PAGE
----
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Children's LiteratureGraphic novels are quickly taking their place in adult literature and what becomes fashionable there soon finds its way into children's books. Children have always been attracted to comic books for their snappy action, minimal words, and ability to pull a reader along to the end. Now we have graphic novels for kids: Their strengths should be in their pictures and in their ability to convey meaning through those pictures and words, most of which are dialogue. This book, originally from England, tells a familiar story—rich boy has every material thing, but lacks parental attention—in four chapters and many sentences, much like an illustrated book. Although the pictures follow the story, one could understand it perfectly well without them. The best part is the green aliens that the boy, Albert, sees whenever he is depressed by his parents' absence or self-absorption. The story goes on to tell how the aliens get the message to Mom and Dad and the happy resolution of the problem. Surely it will appeal to some readers if only for the format, though it is not as exciting as a comic book. This is one tale in the "Graphic Trax" series for competent primary-grade readers or less advanced middle ones (also useful for English as a second language). The author does a decent job, though it might have been better if writer and artist had been one and the same, producing a more direct and compelling blend of action and illustration and a less predictable plot line. 2006 (orig. 2003), Stone Arch, Ages 6 to 10.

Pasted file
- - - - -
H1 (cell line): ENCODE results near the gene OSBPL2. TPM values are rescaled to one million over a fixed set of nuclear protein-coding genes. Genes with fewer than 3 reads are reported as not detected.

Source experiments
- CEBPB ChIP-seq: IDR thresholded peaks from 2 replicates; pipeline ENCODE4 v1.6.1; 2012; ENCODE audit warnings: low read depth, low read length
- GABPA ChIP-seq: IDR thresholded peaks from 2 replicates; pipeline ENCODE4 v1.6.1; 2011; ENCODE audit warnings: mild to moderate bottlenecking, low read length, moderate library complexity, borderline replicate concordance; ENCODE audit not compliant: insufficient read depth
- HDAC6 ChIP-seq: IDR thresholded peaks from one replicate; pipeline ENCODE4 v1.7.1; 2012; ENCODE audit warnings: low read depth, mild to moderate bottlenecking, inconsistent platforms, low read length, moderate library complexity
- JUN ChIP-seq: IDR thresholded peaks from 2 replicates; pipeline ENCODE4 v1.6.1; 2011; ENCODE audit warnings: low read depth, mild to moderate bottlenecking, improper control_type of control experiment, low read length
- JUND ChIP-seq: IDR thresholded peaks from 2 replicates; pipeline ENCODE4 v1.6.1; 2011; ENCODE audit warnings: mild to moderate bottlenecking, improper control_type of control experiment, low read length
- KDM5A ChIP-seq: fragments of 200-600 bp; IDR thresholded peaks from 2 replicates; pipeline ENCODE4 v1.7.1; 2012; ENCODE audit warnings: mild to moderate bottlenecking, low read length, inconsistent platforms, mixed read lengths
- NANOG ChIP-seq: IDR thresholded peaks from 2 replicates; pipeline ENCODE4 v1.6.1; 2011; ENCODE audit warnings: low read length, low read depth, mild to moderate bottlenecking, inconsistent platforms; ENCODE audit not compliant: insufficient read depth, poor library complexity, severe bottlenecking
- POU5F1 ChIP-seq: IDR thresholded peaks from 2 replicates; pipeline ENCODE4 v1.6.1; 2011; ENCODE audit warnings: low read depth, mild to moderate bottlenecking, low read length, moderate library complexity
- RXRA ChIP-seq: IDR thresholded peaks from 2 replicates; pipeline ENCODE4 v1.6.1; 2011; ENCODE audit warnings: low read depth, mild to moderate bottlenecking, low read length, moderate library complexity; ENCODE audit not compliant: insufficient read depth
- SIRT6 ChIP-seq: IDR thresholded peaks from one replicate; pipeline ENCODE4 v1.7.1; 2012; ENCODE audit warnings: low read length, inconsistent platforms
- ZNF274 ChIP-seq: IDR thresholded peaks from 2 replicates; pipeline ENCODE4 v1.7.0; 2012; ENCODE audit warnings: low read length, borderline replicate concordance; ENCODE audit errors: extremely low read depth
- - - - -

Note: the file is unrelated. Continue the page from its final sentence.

—Barbara L. Talcroft